Good to look at but otherwise empty!
- Long Day's Journey Into Night review by TE
The best thing about this somewhat disappointing film are the captivating visual images, some of which are reserved for the famous 59 minute single-take that makes up the second half of the movie.
Apart from that it is a peculiarly unengaging affair. We learn very little about the man on a quest to find his lost love, and even less about her.
Many fine films have used this kind of search for a basic narrative structure, but here it all feels distant and passionless.
It seems as if the director is more interested in the 'look' than the story.
Much of what happens on the screen is cryptic and hard to understand, and there is no strong reason to care enough to puzzle it out.
Worth watching for the visuals, but otherwise: pretentious and cold.
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Much to Admire
- Long Day's Journey Into Night review by PD
So, if you need anything like a 'plot' to keep you amused for two hours, you need to leave this one well alone, but if you're prepared to simply immerse yourself in artistic beauty, this one from Bi Gan has much to offer. It's one of those that's deliberately bewildering, plunging viewers into an extended dream - meets - subconscious - meets - unreliable memory world in the name of abstract motifs such as memory, time, and space, swimming in artsy references and ostentatious technical exercises.
The first half is very challenging indeed, and I suspect that many will fall by the wayside as a result, but everything (literally and metaphorically) takes off in the second half, with a hugely impressive hour-long continuous take in 3d. There's a voiceover reciting the director’s own poetry, hints of a criminal past and some regret over an old love; the film deliberately, if perhaps rather too self-consciously, evoking film noir by weaving in some fragmented backstory about someone who was murdered, and a mystery related to a gun, but given the wilfully obscure timelines and elliptical dialogue, nothing clear emerges; instead, you just have to surrender to the film’s aesthetics - and some of the cinematography by “Mustang” DP David Chizallet is truly inspired. The sheer range and weirdness of activity, including a surreal ping-pong match and a long, slow plunge down a cliff via a cable-car foreground the difficult and elaborate camera setups.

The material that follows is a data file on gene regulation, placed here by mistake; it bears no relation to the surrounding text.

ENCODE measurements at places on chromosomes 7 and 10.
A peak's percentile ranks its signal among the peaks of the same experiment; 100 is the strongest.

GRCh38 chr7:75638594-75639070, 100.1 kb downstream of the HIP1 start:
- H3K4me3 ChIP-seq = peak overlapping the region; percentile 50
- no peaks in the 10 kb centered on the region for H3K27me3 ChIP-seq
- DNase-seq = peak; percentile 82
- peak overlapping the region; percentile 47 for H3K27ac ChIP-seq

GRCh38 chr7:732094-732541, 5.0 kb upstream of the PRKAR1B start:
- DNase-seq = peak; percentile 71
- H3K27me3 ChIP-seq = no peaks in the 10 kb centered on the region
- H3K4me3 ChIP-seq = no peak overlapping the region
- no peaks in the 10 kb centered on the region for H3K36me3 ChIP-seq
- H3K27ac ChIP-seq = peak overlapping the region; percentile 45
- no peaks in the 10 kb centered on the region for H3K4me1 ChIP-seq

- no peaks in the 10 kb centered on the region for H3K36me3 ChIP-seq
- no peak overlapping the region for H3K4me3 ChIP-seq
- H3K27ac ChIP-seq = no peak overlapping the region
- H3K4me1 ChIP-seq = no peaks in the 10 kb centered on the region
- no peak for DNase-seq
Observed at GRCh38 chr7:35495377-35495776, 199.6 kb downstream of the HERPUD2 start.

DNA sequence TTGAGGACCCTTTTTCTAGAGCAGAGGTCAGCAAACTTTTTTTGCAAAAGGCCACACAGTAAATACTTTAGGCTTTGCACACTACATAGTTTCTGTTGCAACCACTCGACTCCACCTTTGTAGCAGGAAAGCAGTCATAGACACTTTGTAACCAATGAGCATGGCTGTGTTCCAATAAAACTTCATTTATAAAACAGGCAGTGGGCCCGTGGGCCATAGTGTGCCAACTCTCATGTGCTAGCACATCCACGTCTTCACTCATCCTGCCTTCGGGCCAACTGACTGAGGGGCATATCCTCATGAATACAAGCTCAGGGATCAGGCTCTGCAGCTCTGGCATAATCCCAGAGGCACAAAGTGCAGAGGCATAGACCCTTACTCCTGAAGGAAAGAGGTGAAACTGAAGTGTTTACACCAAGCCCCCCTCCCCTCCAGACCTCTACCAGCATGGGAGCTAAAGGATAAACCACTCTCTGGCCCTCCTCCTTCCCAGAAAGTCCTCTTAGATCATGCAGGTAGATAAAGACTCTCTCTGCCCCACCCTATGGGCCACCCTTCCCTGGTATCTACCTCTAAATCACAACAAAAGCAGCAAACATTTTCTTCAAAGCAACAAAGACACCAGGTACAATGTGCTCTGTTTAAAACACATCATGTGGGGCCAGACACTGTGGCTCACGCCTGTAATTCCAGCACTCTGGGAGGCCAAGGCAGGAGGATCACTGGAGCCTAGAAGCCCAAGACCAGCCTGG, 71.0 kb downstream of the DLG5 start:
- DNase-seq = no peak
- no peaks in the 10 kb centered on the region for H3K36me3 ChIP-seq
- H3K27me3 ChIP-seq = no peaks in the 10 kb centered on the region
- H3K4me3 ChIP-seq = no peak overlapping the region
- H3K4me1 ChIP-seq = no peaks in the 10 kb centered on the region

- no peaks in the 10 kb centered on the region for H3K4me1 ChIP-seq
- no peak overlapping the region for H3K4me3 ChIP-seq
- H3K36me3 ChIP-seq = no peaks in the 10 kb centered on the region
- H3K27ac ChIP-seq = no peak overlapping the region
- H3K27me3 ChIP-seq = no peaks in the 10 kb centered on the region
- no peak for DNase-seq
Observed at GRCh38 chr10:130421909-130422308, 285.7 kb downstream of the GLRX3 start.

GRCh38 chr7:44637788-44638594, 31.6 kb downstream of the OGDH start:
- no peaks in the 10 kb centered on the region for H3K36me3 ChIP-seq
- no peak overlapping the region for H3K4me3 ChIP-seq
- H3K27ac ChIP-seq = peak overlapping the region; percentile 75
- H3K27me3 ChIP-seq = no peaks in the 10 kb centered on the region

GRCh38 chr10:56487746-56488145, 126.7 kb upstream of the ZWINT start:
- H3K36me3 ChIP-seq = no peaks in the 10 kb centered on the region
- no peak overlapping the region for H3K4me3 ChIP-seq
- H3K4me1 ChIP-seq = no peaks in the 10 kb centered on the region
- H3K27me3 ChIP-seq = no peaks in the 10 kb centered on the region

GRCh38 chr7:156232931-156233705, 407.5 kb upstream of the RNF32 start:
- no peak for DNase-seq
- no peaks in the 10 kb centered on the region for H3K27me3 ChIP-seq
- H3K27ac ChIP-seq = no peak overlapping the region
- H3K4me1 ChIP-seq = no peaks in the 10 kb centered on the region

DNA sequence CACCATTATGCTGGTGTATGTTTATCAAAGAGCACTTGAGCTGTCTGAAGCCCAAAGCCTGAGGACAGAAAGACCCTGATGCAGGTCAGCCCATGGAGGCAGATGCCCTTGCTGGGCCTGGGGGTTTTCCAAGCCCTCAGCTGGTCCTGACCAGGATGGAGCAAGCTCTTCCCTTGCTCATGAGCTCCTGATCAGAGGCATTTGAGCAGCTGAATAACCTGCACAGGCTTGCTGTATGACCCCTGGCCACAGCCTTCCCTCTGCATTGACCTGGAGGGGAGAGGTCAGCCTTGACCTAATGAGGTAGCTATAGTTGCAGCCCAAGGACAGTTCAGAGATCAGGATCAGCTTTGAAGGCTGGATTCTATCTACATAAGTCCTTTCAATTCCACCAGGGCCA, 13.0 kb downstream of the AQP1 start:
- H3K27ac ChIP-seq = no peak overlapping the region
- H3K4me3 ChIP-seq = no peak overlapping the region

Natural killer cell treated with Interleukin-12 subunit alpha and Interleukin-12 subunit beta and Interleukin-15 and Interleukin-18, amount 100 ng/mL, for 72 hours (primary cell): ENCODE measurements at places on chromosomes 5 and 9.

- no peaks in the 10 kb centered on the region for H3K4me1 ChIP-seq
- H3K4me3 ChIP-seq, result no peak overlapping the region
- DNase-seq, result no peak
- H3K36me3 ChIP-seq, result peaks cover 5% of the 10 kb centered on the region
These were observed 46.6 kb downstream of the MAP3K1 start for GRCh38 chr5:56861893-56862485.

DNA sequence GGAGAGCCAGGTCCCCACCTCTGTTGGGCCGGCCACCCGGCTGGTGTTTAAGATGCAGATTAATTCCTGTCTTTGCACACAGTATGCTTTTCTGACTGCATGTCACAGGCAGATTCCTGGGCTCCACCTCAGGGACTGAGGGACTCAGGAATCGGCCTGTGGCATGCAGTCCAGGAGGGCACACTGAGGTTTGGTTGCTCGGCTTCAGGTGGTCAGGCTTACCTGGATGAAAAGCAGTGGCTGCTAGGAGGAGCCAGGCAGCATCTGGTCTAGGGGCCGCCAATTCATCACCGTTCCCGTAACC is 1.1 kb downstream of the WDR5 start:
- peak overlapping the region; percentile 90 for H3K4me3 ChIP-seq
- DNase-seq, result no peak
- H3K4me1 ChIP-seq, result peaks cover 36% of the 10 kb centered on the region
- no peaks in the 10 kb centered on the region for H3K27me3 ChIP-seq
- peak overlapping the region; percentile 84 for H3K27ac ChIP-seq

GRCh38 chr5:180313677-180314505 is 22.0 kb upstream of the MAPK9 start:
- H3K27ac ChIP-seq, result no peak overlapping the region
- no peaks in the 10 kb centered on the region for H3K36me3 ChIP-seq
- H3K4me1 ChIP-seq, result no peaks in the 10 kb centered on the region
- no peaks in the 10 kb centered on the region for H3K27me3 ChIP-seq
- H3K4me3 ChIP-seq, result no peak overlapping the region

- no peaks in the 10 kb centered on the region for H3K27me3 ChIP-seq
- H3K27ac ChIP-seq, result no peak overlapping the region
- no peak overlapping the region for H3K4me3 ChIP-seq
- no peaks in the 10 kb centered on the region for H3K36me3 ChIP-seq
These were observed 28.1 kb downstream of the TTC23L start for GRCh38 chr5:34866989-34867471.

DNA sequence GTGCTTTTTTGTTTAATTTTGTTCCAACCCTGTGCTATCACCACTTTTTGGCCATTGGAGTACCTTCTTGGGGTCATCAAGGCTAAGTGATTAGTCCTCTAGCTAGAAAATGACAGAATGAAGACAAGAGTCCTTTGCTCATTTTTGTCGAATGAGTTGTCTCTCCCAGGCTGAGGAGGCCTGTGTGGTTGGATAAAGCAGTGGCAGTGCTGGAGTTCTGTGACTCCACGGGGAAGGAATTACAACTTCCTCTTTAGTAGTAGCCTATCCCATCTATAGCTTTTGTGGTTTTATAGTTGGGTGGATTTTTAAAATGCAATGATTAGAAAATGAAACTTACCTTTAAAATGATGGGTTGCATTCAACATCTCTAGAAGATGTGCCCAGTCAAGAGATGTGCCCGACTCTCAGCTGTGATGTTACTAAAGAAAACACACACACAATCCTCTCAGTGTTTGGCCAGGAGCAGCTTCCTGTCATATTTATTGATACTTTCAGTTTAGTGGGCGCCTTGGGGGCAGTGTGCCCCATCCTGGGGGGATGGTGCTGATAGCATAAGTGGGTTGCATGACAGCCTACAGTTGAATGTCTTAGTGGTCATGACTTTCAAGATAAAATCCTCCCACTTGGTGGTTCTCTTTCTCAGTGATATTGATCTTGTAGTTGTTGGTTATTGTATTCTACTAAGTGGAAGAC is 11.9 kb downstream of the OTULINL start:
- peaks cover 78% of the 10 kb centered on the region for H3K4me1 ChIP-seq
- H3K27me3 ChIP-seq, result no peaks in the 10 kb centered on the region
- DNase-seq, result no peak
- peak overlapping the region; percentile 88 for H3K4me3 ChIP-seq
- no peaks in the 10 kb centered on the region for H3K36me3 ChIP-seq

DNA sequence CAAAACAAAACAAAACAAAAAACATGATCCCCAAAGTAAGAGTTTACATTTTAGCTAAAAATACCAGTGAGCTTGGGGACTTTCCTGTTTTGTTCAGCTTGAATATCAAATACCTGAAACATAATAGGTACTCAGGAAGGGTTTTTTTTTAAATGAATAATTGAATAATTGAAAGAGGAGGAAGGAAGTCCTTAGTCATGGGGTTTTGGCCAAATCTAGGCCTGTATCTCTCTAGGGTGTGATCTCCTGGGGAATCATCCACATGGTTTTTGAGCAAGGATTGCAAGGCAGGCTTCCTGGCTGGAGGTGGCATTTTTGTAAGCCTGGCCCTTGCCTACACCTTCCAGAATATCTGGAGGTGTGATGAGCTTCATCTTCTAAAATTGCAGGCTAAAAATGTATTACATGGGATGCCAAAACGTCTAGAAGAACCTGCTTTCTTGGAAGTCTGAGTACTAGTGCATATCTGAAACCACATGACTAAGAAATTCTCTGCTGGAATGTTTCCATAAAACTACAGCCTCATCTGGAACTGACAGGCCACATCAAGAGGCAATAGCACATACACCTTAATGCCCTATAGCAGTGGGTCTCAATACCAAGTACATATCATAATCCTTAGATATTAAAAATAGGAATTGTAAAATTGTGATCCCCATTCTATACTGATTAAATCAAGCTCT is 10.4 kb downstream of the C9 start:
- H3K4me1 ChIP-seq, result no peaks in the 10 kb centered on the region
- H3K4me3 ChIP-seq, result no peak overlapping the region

Bi cites a truckload of artistic references and inspiration, from Chagall to Dante, from Billy Wilder to Modiano (whose short story “Last Evenings on Earth” is chosen as the Chinese title - don't expect anything to do with Eugene O'Neil), although the connections are a tad tenuous, whilst, by contrast, the influence of Wong Kar-wai on the visual style, nostalgic songs, femmes fatales with retro haircuts, the theme of transience invoked by broken-clock motifs, and the staged poses of lovers in a permanent state of aroused but unrequited desire, is clear if perhaps a little too obvious in places; meanwhile, the largely unprofessional cast largely gives us range of standalone emotive facial expressions rather than anything resembling 'character'. Liu Qiang’s production design evokes the recesses of the mind through dark, underground sets like a coalmine shaft, a basement pool hall, and flooded chambers with leaking roofs and dripping walls reminiscent of Tsai Ming-liang locales, whilst, with its ethereal electronic touches, the wonderful score by Lim Giong and Point Hsu contributes most of the dreamlike tone intended. Much to admire here, but definitely hard work at times!
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